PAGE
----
This page is dedicated to showing you how to perform what is know as a watt-load check. This is also referred to as the time-watt method. What we will be doing, in essence, is learning how to estimate the load on our service. This method is used by meter techs to verify that the meter is running properly. If you learn how to do this simple calculation you could be well on your way to saving money on your power bill.
The things that you will need to know to perform the watt-load check and estimate the load on your service are the formula below, a stop-watch, and you will need the Kh of the meter that you will be performing the watt-load check on. If you will remember from the watt-hour meter basics page, the Kh is found on the meter nameplate. It is normally a number such as, 7.2, 3.6, 1.0, 10.0, 14.4 and 1.8. There are more, but this should point you in the right direction.
Here is the formula:
Kh x 3600 x number of revolutions
time in seconds
So, if we take the meter below and find the Kh, we can start the process.
.If you will notice, the Kh is 1.8. If you will also notice, in the middle of the meter where the round disk is coming through the register, there are two vertical black lines. You cannot see it in this picture but there is a black mark on the disk as well.
Now that you have identified the Kh, the next step to estimate the load on the service is to determine how many revolutions that you would like to let the disc rotate. Ten revolutions is a good easy number to use in calculations so we will pick ten. The next step is to wait until the black mark on the disk passes by the vertical black lines on the meter. At this point, you want to hit start on your stop-watch.
Then you just wait until the tenth time that the black mark passes the vertical lines and hit stop on your stop-watch. Let’s just assume that it took 25 seconds to make ten revolutions. Now you have everything that you need to make the calculation to estimate the load on your service.
So, I know that sometimes we forget our grade school math so I am going to multiply the top of the fraction first, get the answer to that problem and then divide it by the time in seconds.
1.8 x 3600 x 10 revolutions = 64,800
64,800 / 25 seconds = 2,592
The next question is, what is this telling us? 2,592 is the number of watts that were consumed during the 25 seconds that we did the test. Remember however that we are billed on kilowatt hours. To get kilowatt hours we need to divide 2,592 by 1,000. That equals 2.592 KW. So, if you were to continue this for one hour, you will have consumed 2.592 KWH.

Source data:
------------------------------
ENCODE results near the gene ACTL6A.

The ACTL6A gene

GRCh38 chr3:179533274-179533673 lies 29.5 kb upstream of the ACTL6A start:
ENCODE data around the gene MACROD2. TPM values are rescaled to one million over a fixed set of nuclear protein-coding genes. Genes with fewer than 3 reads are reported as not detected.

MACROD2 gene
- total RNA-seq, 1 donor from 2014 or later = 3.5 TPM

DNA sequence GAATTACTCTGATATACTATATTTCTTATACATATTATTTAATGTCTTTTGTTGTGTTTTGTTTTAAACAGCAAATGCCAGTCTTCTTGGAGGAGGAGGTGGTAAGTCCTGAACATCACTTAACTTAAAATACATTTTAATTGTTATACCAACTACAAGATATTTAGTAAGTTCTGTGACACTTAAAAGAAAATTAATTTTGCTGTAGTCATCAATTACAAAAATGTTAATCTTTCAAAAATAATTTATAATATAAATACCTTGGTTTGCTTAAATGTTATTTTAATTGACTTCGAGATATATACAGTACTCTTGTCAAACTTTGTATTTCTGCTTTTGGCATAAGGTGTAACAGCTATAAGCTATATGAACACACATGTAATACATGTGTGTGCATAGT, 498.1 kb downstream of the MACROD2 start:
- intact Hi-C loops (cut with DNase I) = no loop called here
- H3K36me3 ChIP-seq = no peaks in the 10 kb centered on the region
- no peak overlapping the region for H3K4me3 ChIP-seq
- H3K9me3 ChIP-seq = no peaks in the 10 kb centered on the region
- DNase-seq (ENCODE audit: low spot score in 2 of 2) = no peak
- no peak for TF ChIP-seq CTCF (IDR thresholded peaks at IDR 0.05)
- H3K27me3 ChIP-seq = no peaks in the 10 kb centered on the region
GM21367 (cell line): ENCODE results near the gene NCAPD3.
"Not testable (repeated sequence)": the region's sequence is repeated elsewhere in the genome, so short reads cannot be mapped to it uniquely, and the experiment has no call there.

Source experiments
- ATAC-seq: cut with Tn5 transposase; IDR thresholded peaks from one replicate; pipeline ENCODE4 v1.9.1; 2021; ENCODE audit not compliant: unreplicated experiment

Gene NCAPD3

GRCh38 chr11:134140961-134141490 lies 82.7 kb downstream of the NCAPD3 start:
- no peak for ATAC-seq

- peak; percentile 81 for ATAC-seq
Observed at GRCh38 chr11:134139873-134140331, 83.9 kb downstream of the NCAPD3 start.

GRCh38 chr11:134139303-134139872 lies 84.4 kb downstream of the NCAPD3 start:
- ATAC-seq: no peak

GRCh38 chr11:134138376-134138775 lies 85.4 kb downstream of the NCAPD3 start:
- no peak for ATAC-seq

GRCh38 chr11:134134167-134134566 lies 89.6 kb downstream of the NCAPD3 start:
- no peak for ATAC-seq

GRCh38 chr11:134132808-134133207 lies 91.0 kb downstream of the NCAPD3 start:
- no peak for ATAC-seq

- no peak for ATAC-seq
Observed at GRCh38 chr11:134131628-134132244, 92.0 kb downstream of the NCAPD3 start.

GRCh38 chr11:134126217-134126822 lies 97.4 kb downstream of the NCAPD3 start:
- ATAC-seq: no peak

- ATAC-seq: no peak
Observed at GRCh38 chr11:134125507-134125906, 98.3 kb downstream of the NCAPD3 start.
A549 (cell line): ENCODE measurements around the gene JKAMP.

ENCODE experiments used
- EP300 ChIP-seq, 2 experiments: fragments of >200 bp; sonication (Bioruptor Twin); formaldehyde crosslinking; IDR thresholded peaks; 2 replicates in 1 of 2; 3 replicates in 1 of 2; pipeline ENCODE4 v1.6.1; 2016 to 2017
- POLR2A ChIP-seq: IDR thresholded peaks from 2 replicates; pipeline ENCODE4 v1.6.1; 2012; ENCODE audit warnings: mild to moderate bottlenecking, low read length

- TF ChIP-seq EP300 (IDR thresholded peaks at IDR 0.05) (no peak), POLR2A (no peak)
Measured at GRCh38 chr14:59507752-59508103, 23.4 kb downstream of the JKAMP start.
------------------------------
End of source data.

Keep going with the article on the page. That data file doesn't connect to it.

How do you know that what you just did was accurate? You can convert the 2,592 watts to amps and check it. The only caveat being that you will have need to have an ammeter either in the meter base checking the amps while you are doing the test, or in your panel on the main feeder. Only attempt this if you are qualified to do so.
To convert watts to amps we use part of Ohm’s Law. Ohm’s Law says that Watts = Volts x Amps. Since we know the watts, we can plug that in. The voltage will be determined by whatever the line to line service voltage is. In most residential cases, the voltage will be 240v. However, in the case of the meter that I am using for an example, the voltage is 120v.
2,592 watts = 120v x amps
To get amps, we divide both sides by 120v.
2,592 watts / 120v = 120v / 120v x amps
21.6 = amps
So, in this case the service had 21.6 amps on it when we checked it. Knowing this can help you track down what is using all of your power. In this case, it could be a water heater or a window unit. If you can go through this calculation and look at your meter you will easily be able to estimate the load on your service.
I hope this has helped someone. By utilizing this simple calculation, you will be well on your way to saving energy and saving money on your power bills.